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Syracuse Herald Newspaper Archive: October 2, 1933 - Page 1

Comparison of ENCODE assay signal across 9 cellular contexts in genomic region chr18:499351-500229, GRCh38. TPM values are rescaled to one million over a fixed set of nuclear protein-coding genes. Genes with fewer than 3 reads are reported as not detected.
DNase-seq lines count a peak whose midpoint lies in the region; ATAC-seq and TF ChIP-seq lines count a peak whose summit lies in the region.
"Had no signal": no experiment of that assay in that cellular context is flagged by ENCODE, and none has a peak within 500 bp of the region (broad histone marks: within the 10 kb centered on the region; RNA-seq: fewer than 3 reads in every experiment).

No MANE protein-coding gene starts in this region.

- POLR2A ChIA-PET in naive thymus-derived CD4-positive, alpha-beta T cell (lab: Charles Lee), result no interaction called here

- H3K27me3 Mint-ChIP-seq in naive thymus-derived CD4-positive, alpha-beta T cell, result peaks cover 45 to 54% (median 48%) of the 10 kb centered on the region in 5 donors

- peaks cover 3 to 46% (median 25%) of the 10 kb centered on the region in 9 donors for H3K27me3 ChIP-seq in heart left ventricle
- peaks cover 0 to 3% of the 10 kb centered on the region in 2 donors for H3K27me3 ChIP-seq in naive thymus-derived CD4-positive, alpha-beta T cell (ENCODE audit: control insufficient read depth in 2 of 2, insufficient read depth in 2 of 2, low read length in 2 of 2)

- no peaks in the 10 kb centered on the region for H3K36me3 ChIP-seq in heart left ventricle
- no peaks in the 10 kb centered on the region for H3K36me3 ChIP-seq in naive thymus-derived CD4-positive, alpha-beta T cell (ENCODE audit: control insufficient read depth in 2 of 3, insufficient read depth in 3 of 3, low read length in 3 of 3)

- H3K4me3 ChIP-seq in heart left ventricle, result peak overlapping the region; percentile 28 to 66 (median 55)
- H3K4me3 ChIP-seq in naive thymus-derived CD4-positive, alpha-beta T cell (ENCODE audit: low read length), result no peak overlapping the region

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   Syracuse Herald (Newspaper) - October 2, 1933, Syracuse, New York                                THE HERALD is the Only Syracuse Newspaper With Complete Wire and Cable Reports of Both the ASSOCIATED PRESS and the UNITED PRESS UPSTATE'S GREATEST NEWSPAPER INDEPENDENT Owned and Made in Syracuse Heart of Indaitrlal SYRACUSE HERALD CITY EDITION VOL. 56, NO. SYRACUSE, N. Y., MONDAY EVENING, OCTOBER 2, 1933, THREE CENTS CUBAN BATTLE ON; AMERICAN KILL Forget Class Benefits, Aid Recovery ,Plea By Roosevelt President Pledges Help to War-Maimed But Bars Partiality Nation's Credit Vital Industry Picking Up But Buying Power Is Needed, Roosevelt Avers Syracuse Is Classed As Traffic Sore Spot By Insurance Experts Safety Experts List City Among Nation's Offenders Chicago, Oct. 2 dent "Roosevelt frankly out- linsd the economy regulations for veterans before the Ameri- 1 can Legion today and then pointed his "comrades" to the recovery battle, and a united nation. He told the veterans that the government maintained a re- sponsibility for those disabled by war service and hoped to increase these benefits. But, he declared that "special benefits1' would not be given to a man "over and above all other citizens because he wore a uniform." Mr. Roosevelt added a third prin- ciple to the veterans ance that the Federal government would give the same relief It gives to others In coring lor those veterans who are disabled from causes un- connected with war service but un- able to care for themselves. A mighty ovfttion from the war vet- erans resounded at Chicago Stadium when President Roosevelt arrived. The President and Mrs. Roosevelt were escorted to the platform by Louis A. Johnson, national com- mander. The President, who was second In command of the Navy in1 the World War and since suffered from infantile paralysis, went before the convention today against the advice of friends to talk over the relation of the veterans to government. "The car was he said In speaking of the spring of this year. "Obviously, the first objective was to get the engine running again. It is true that we succeeded In reopening a large number of the banks, but thla would not have been possible If at the same time we had not been able to restore the credit of the govern- ment. "In speaking of national credit we wo again dealing with a real thing, not a theory in books. Industry can- not be restored, people cannot be put bacK to work, banks cannot be kept open, human suffering cannot be Record Not Realized Mounting Death Toll so Gradual it Seems Unimpressive By William L. Pitts Staff Writer of The Herald A small number of cities in the United States have been picked as danger spots by the National Bureau of Casualty and Surety Underwriters and (he National Safety Council. These cities were chosen as traffic ".sore where it was found advisable to offer the services of the best traffic en- gineers in the country in an el- fort to correct the growing evil of lion-enforcement of traffic regulations. None or the cities IK large. None of the cities has a REAL traffic prob- lem. They are all under population. Ana one of tlinse cities li Syra- cuse, Factors In the designation or our Motor vehicles when properly handled are not dangerous. It is man who is dan- gerous. It is the driver who runs through AMBER and RED lights not the vehicle. Such drivers are a men- ace to the safety of thou- sands. Stop five seconds on the AMBER light and avoid accidents. '.sore spots1' are many and varied Congestion plays a part; the parking evil plays another part; disregard traffic lights plays a part; pedes- trian hazards have been considered; but by far the major role Is played by the deliberate contempt of the simplest highway and street safety devices by the great majority Syracuse drivers. The traffic problem In Syracuse is a menacing extravagance. It Is ar extravagance because there Is abso lutely no excuse for the thousands o: dollars that are spent yearly In car ing for those injured In traffic ac- cidents of one sort or another; It is an extravagance because there li excuse for approximately spent annually for high Insurance (Concluded on Page 3, Column 5) Complete text of President Roosevelt's speech the American Legion Convention on Page 5, carred for, If the government itself is bankrupt. "We realize now that the great hu- man values, not for you alone but tor all American citizens, rest upon the unimpaired credit of the United States. "It was because or this that we un- dertook to take the National Treasury out of tho red and put it Into the black. And in the doing or It we laid down two principles which di- rectly affected benefits to to you and veterans of other wars. "The first principle, following In- evitably from the obligation of citi- zen.1! to bear arms, Is that the govern- ment hns a responsibility for and to- Tcnrds those who suffered injury or contracted disease while serving In Its defense. "The Hocond principle IB that no person, because ho wore a uniform must thereafter bo placed In A spe- cial class of beneficiaries over and above all other citizens. Tho fact of wearing R uniform does not mean that he can demand and receive from his government a benefit which no other citizen receives. It does not (Concluded on Page 11( Column 3) Bonus Major Issue Before Legionnaires Dramatic Meeting Staged Between President and Veterans in Stadium Thousands Parade Chicago Mayor Pleads for Support of President in Recovery Drive Special Dispatch to The Herald Chicago, Oct. battle forces of 13 years ago met today to pledge anew allegiance to the nation whose flag they carried on Flanders fields. Thousands gathered in the Chicago Stadium to hear President Roosevelt address the first session of the Ameri- can Legion's 1933 assembly. Additional thousands Jammed out- side the flag-draped arena, scene of Mr. Roosevelt's nomination last year. Hundreds of police sought to clear trafrtc lanes through the throngs of uniformed marching unlta and blar- ing drum corps. Seats in the great sports arena (Concluded on I'agc 5, Column 7) In Syracuse Traffic Toll Nelson Harris, Indian Dies After Amputation; Father in Hospital Trolley Strikes Auto Miss Deptula Only One Badly Injured of 8 in Car One man Is dead and 17 other men women and children sufferln from Injuries, a number crUlca.il In a series of week-end traffic sec dents that kept hospital ambulance physicians, nurses and pollceme busy In and near Syracuse. The hi run driver and the driver without license both figured In the tanglin of steel machinery and human flesh which reached such proportions as create the impression that the reel less operation of automobiles is In (Concluded on CnRe 3, Column 2' Highlights in Roosevelt Plea To Legion for Recovery Aid NRA Indicate Permanency Pollco Investigate Fire TWtvcj dot 1000 lit Two Sitft Robbcrlei OermMn Horn to Olebmtt Anniversary Xdltorlali Tlitatera and Radio Pictures In the Nowft SECOND SECTION Allon Watches soviet Justice Dlipnnaed by Woman Judge Page 1 Society New and Women's Pages H and lo Sports 18 "nd Page of Comic Btrlpi Page 18 Pago 4 rnge I Pngn 1 Page 8 Pngo 6 Pago 10 Denth Record Mt PAge 30 PigM 30 and 311 Chicago, Oct. Z of the address of President Roosevelt to the American Legion convention todsy! The government has n responsibility for those who suffered Injury or contracted disease while nerving In Its defense. No person, because he wore a uniform, muat thereafter be placed to a special class of beneficiaries over and above all other citizens. Those who were Injured u a result of their service ate entitled to receive adequate compensation for Ulelr disabilities. To carry out these principles, the people of this country can and will pay In taxes the sums which It is necessary to raise. It Is my hope that those whose disabilities are of war origin (will be given) even more generous care .than Is now provided. It tho Individual affected can afford to pay for his own treatment he cannot call on any form of. government aid. If he hns not the wherewithal to take care of himself. It Is first of all the duty of his community to take care of him and next the duty of the state. The charter of the Legion keeps It out of psrtlsan poUtlcj. The realisation of our national program cannot be attained In six months. RMmployir.ont proceeded only a part of the way. From week to there will be upi and downs, but the net result It con- slsient gain. The freezing of credits has been stopped farm Income has In creased Industry has picked up, but im Increased purchasing power must stimulate It further. An every day passes, the people of this country nre less and less willing to tolerate btnenn from one (rouj ol eltlwni which must tor by otlun. i.....; New Pacific Quake Scares Californians Injured in Los Angeles as Temblor Shakes Southern Coast usiness District Hit esidents Fear to Re-En- ter Homes, Parade in Nightshirts Los Angeles. Oct. 2 sharp .rthquake of short duration, ap- irently centered In the Pacific cean or the desert, awakened res! Johnson Calls Mine Workers To EndStrike Request Backed by "Au- thority of President" Made to Lewis Compromise Offered on "Holiday" in Western Pennsylvania During Negotiations Washington. Oct. 2 S. Johnson otday addressed to the United Mine Workers a request b.ick bv 'the authority of the Pres- nts from Santa Barbara to Lone i idem of the United St nt 1 :IO A. M.. today, caused jury of four persons In Los An- tes. find a light property darrugc. The telephone companies and rail- three hours after the shock, ported they had no reports of ex- L-p damage or any deaths. Tile jerlft's ofDce of I.-os Anrjeles Cntinty, which the shock may ren- red, checked i.ll communities irough Its substations and rcporied kew.se. Dr. Harry O. Wood, in of te selsmologlcnl laboratory of the urnegle Institute at Pasadc-na. rc- orted the quake the worst he bod It with the exception or the one st March 1C. which resulted in more nan 120 deaths and property dam- ge running into the millions. Of the four injure in Los An- only one, Mrs. Marie Benedict. r, was hurt critically. She suf- >red a possible skull fracture when medicine cabinet In the bathroom t her home Jell during the. shock nd struck ber on the head. Others who were injured slightly nd treated at the receiving hospital ere Miss Charlotte Wilson, 28: clen Apodac. 26. and Lewis Montay. G. Only one building collapsed poilce showed. That was a market uilding In Central Axenue In the -outhern section of Los Angele: lore than a ton or bricks were hrown from the Iront of the old entral Police Station into the treet. One woman, sitting in an utonioblle. was said to have been njured slightly by the masonry but he did not appear st any hospital or treatment. The quake was felt throughout louthern Calliorna. Lone Beach, ianta Barbara. San Bernardino, WhU- (CoiirliHlert on ISgc U, Colu accept the settlement of the Penn- sylvania "captive" mine controversy by the operators and send their men immediately back to wori.! Hotel Fortress Under Fire Troops Shell Hotel Refuge Of Officers; 21 Are Dead Gunfire Rakes Havana a3 Americans Are Warned of Danger Artillery in Action Secretary Hull Declares American Policy Is Unchanged Here more than 300 deposed Cuban a-my ar.d nary officers are under ar- tillerv fire alter they barricaded In denar.cc o' Island, republic's ne-.v revolutior.a.-v reclir.c. 1; Naticr.il n-hich has been providing q'-iirtcrs !cr U. 5. Ani- caAJMdor Eurr.r.er We'.lcj. Johnson called in John T.-. president of the n-.ine workers. In a renr.vnl of trie govfrnmerjt'e efforts to about a. compromise. As the two met. tin-re v.-.s nu in- dication of ho-.v rr.ucii process was be-iitf made to emerge from t'np drsrf- iock between miners and ofncia'.s of the country's big steel companies have refuted .'carnal recognition of tho miner's union at the pits The situation fit these so-called, mine.', notftble those op- r.ited by the H. C. Frlck ubsldiary of United States Steel. Lhe central cause o; the holiday alien by more than Penasyl- lia miners. Johnson was teekine acceptance by ic miners o: a compromise whereby steel companies would deal with eemploycs through uniou o3i- als. grant them all the privileges njoyeri by union labor of the sur- Jlni; territory but without recog- ition o: the union itself. The proposals had been put Io.-- ard by the steel men themselves. Far ley Denies Green Urges He'll Manage 30-Hr. Week McKeeRace! To Make Jobs Japanese Boat Overturns, 33 Bodies Recovered Kumamoto. Japan, Oct. 2 death toll in the capsizing of an iverloaded excursion boat reached 33 oday with the recovery of H bodies )f 130 persons aboard the small ves- iel, 70 were rescued missing. and 27 were Gun Bandit Sought After Wounding 3 In Dash for Liberty Hamilton. Oct. Oct. 2 bandit who wounded three persons In his clash lo freedom behind ft bar- rage of gunfire was the object todaj of a wide spread search. The gunman eludrd a posse o: pur- suing citizens after he robbed one inig store and attempted to hold up another, cnrly Sunday. The wounded were R. B. Irvln; Percy Collins and Mrs. J. Dudley Irving is the proprietor of the Drug store the bondlt unsuccessfully sought to rob. Collins WHS walking along the street when n bullet felled him while Mrs. Dudley was shot as elie was standing ou tho front porch of her Physicians snil all three would New British Labor Head Raps Crown For Lack of Vision Hastings, England, Oct. 2 (UP) Joseph Compton was elected chair man of the Labor party by unanl mous vote today. In his Inimjura speech, he criticized the governmen for failing to initiate a "new deal program along Rooseveltlan lines. "The government has no vision o a new order to meet the needs of new he said. "It IB ridiculous eay that Great Britain is turning th corner toward prosperity. There is n of permanent Improvement I any ol tho great Industries." Three Burned to Death After Crash Plttston, PA., Oct. 2 glr and a man were burned to denth three other were Injured I an automobile which- overturned (in burst Into flumes after crash a Yntesvllle -early today. Roftat half chicken, blue pUte, COc King's, 1405 valley Dr. Phone 9-279 I Was Considered Possible Tells Federation NRA 'ode in Effect But Miners Slay Out Pittsburgh, Oct. 2 NRA ode 'or wft coal went into effect xxiay. but more -Jian 75.000 Western i miners remained on trike demanding union recognition. They turned from dozens or hectic. 11-nicht ir.oetings to picket very in which they ivt-re expected o regime work after of Idle- tany'R by-product plant operated normally. Wclrton. W. Va.. E. T. Weir, hair-man of the National Steel Cor- Campaign Chief With Flynn Announcement Due Federal Backing Sought in N. Y. City Contest for Mayor Altiany, Oct. 2 many Leader -Tnhn F. Curry hurled a challi'iisjc at tlie Joseph V. .HcKee mayoralty candidacy today when he shoved through tin; Democratltc State Commit- tee n resolution the party's support to cuntlidntes onl.r nt a primary election or party convention. SptCiflf Dispatch to The Hfr Albany, JB Codes Are Unsatisfactory in Hours and Wages Appeals for Patience Havana. Oct. 2 An A mo rip nn spectator ar.d more than 20 soldiers were killed today, it was announced ofn- Counsels "Faith in in hitter fighting beweea Deal" as Labor Opens Its 53rd Convention army and navy officers barri- caded in the National Hotel and soldii.-rs firing en them from points outside. Robert G. Loispiech, the American, assistant manager here for Sv.'ift Company, was felled i'y stray bullets as he watcbf-d ihfi nghting from the T-ojiiv, S r r r a n o apartments where lie lived. to bring abous truce army and At arranced company employes" to meet wl th irtio walked out ast Monday because of failure of the to recognize the Amalga- mated Association of Iron, Steel and Tin Workers. City, state, county and company police stood by at dozens of coal and teel plants to prevent violence. Owners of the "captive" whose entire product goes to the industries which York City. "Any statement that I am to be Mr. McKec's campaign manager is he "I will not com- the political situation In refused U.M.W.A. Miners recognize insist they not return to the pils until such ccognltloii is given. Workers Stoned Trying To Enter Ford Plant Ecigp-.vater. N. J., Oct. 2 Airloads of workers were stoned to- ay when they attempted to report or duty at the Ford Motor Company assembly plant. Strikers took to row- aoats to picket the Hudson River and arevent the smuggling of employes nto the factory by the back door. Two strikers were arrested at learby Oxen Hill when shower of tones fell on n police-escorted auto- mobile bearing workers. Another band of strikers ambushed n carload it workers at stoned them md persuaded them to return home. Squads of steel-helmeted police armed with tear gas bombs, riot guns, and fire hose guarded the plant while (Concluded on Page li. Column 4) Washington. Oct. 2 in z for patience end "faith Ir. trip new Prr-fdent Wi'linm Grnrn the .American Federation of Labar convention today tha: ur.e.'r-ploynteat would not be eliminated until a 30- hour wcrk was Oppnlr.g 53rd annual conven- tion, he opposed "rapid inflation" F.r.d snld the Federiitlor. would lr.surar.ce. adoption of the embattled :he chili Izbor amend- oSicers :n the Hotel adequate rf-ir-rnc-r.: for vorfcrr-i nnd the elimination o! dl5-ja" become campaign, manager for 40 and I iars of j cussing codes drawn ur.der the recovery Green told the 500 dele- j ;ates: "The hours of Kbor and the mini- mum, rates of pay established In these codes are unsatisfactory. The A.- Joseph V. McKee. independent Dcrr.o- candidate lor mayor of New New York City." Farley, nstional and State Demo- cratic chairman, was in Albany for meeting ol the State committee. Farley or Edward J. Flynn were be- ing seriously considered as campaign manager In McKee's Independent Democratic rare for mayor. An an- nouncement is expected today. Charles F. who is one of Mr. McKee's right hand men. snid (Concluded on Column 4) Tampico Populace Takes Refuge as Floods Increase Tamplco. Mexico. Oct. 2 Hun- dreds took refuge In and near the Tamplco cathedral today as the rapidly rising Panuco and Tamesl Rivers continued to flood lower areas. Passengers and the crew of a train which left the capital Sept. 24 were saved today. They told how the train was halted by a storm at Chtln and cut off from communica- tion. For eight days they were marooned with insufficient food and water, until boats reached them. hours are too high and the wages too If we are to the rea: ob- Lindbergh Refuses to Talk Over Microphone for NRA Says He Cabled "No" to Johnson Because Unfamiliar With Campaign Oslo, Norway, Oct. 2 Charles A. Lindbergh'declined a re-! quest from General Johnson, recovery administrator, to broadcast speech from Europe appealing for support of the NBA program, he told the United Press today. Johnson cabled Lindbergh during the 'aviator's visit to and Umiberjsh replied from there. Ex- Elnlning his refusal. Lindbergh said e was sympathetic, but us ths ptvtgn started after hi left the United, States for long flying tour, It would'be fact Impossible make a speech on It. Reval, Estonia, after a rough flight in which he and Mrs. forced once to turn back and circle a fog bank. Lindbergh and his wife brought down their seaplane at Gresholmcn opposite the capital. Lindbergh was pleased with a quiet reception. "I hope to stay for some days as an ordinary tourist making a business he said. In deference to hli request no official receptions are be Ing arranged. King Haakon VII received Lind- bergh today. The aviator decided to fly to Stav- anger tomorrow to Capt. LftiMn, famous Aictio jective of the Recovery Act. "In our mature Judgment, our honest Judgment, the hours In many of these codes are sc high that they will not absorb a single worker. Three million have been taken back to -.vark, but, 11.000.000 ETC still un- employed. labor must press with all vigor In its possession the necessity for revising codes until the oppor- tunity to work is given to all those who wan; to work. "In my opinion, the will not get back to work until we face the Issue boldly and uncompromis- ingly and establish In these codes six-hour-day, five-day-week." Germany's Small Farmers Become "Privileged" Class Berlin, Oct. 2 small fanners became a "privileged- class today when Chancellor Hitler igned a revolutionary land Inherlt- nct law whereby Jews are not per- nltted to.Inherit, or farmers to ir divide lands among helra. The law denned nn "Inheritable1 arm as a tract Including arable ant orest land not exceeding 310 acres and possessed by a capable farmer. Bucket Brigade Vainly Fights Fire In Melbourne, Ont Melbourne. Ont.. Oct. 3 early today swept through a large por tlon of the business section ol thl village, destroying the Masonic Hall postofflce, hotel, three stores and on other building. The fire Is believed to have orlgl nnted in the Masonic Hall. Calls were put In for the fire department, which, arrived nearl three houra later to a bxickc brigade which was waging battle against the blaa. BOMB WilCCKS HOME North Tonawanda. Oct. 3 (UP) mysterioiw explosion destroyed; th home of Abraham Lewis lut nigh and rocked butldlngi In'tht neigh borhood. No one in the hous At the time. VM at '13.300. them afternoon. The ceiit-d momencarily after two rr.en bearing a Red Croii flag gained entrance to the hotel, bus resume! a few minutes later wien the workers deported, empty-handed. The battle, which had raged for ours, assumed the appearance of eal -warfare a? the Ilsd Cress shed a first-aid station a half bloci rom the hotel. Col. Fulgenclo Batista, command- ng Cuba's "enlisted set; up eld headquarters in the district and ersonally directed the attack. Meanwhile, two army tanks which ad left the hotel on an unexplained .sslon, rumbled back to the ,-cenc of ctlon and loosed heavy machine gun re around the hostelry. Five wounded soldiers lay i the ground an hour before corn- ides picked them up. What started the battle early today -as not Immediately learned hut sources agreed the shooting tarted near the residence of Presl- ,ent Grau San Martin, six rom the National. later spreading to he hotel. Among the wounded was a civilian, Camllo Castro, 17, son of the owner of Castro Apartment House. He was truck hy bullets while watching the >attle through glasses. While it obviously was Impossible to check the causnlties inside the lotel, where soldiers have kepi, of- ficers virtual prisoners since mid- August, observers believed there wert a number ol wounded and possibly some dead. Fire appeared to have broken out in the hotel after an artillery shell whined through window and ex- ploded. Another big shell shattered one of IB main entrances and othen smashed against the exterior with dis- astrous results. The officers, about 500 In number, have defiantly refused to accede to government demands that they leave the hotel or considered evicted from the army. They oppose Ramoa Qrau San Martin as president. T, W, Holllster, an American photog- rapher, and Bruno Cancl of tht Havana Associated Press staff, crawled over the roof ot an apartment bulld- (Concluded on I'ngc 2, Column l.) THE WEATHER Fair and slightly cooler night. Tuesday fair, with slow- ty ruing temperature.